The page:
Mona Abdallah on 10 Jul 2000 14:49:25 -0000

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<nettime> Web History

Company aims to preserve Web history

July 7, 2000
Web posted at: 2:02 p.m. EDT (1802 GMT)

>From staff reports

SAN FRANCISCO (CNN) -- The Internet provides a unique glimpse into the
lives of ordinary people, much like newspapers of old, but little is being
done to preserve Web pages for future historians. One non-profit company is
trying to change that.

"We have a shadow of the world that we're able to capture and make
available to the future," said Brewster Kahle, founder of the Internet

The Internet Archive is a massive collection of Web sites donated by the
Alexa Internet, an arm of It preserves those Web pages that
would otherwise be wiped from computer memories and lost forever.

"The way we're able to pull this off is by having robots that go around and
contact every Web server around the world periodically, and download each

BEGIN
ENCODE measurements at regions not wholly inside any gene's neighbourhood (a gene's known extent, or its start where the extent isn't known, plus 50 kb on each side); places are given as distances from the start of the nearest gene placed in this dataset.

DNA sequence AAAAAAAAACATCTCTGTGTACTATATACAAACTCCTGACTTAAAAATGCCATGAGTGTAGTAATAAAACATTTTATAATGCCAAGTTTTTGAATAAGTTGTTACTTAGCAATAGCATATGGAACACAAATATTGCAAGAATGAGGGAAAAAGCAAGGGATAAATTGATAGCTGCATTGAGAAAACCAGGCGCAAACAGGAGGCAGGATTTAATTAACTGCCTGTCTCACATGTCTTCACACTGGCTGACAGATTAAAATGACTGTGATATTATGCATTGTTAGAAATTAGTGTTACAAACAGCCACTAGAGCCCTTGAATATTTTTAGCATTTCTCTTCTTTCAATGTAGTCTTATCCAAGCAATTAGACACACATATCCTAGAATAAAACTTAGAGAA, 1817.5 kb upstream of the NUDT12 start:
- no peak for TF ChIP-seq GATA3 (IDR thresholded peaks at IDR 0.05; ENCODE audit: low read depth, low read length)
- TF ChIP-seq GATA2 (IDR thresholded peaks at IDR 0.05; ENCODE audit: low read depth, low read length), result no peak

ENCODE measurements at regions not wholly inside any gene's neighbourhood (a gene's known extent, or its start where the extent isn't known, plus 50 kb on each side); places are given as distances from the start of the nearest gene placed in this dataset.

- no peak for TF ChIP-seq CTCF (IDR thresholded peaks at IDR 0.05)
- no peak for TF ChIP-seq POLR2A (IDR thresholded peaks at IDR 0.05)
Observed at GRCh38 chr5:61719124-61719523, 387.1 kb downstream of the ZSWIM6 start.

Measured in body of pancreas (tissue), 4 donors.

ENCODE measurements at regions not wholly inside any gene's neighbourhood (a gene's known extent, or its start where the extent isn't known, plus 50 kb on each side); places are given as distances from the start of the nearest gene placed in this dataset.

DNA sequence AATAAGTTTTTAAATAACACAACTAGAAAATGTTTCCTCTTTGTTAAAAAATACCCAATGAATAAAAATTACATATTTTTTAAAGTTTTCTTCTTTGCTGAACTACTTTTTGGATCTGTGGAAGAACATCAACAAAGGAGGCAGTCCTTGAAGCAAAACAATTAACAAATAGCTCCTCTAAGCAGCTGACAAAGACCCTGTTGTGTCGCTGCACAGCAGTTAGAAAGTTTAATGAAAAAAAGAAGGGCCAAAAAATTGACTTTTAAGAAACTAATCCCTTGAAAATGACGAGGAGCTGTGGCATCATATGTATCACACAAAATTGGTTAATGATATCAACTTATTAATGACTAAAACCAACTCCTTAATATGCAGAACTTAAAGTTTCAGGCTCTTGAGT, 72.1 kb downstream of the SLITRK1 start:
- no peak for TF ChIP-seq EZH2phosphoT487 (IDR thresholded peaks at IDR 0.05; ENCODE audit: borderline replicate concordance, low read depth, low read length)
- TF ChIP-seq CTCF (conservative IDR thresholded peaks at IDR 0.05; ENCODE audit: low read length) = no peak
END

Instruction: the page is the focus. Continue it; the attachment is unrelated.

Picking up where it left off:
page -- each image -- off of every one of those sites," Kahle said.

The amount of information stored already surpasses in volume the entire
contents of the Library of Congress.

Begun in 1996, the collection included only text until this year, when the
Internet Archive began collecting images at a rate of about 200 images
every five seconds.

But many Web pages already are lost.

"I don't known if John McCain this year saved some of the Web pages that
documented the fact that he raised a tremendous amount of his campaign
funds on the Internet," said David Allison, chairman of the Division of IT
and Society at the Smithsonian Institution. "Maybe that moment in history
is gone."

Some organizations activate a filter so companies like the Internet Archive
can't archive their content.

For now, the Internet Archive stores part of its collection on the
company's premises, but Kahle hopes the archives will be available online
in a few years.

Why save the entire Internet, when some would argue that most of it is junk?

Referring to newspapers of the past, Kahle said, "If we had been selective,
we probably would have kept all the articles and thrown away those ads, but
it's the ads that the historians really like. That's what gives them a much
better glimpse of what life was like."

CNN Science Correspondent Ann Kellan contributed to this report

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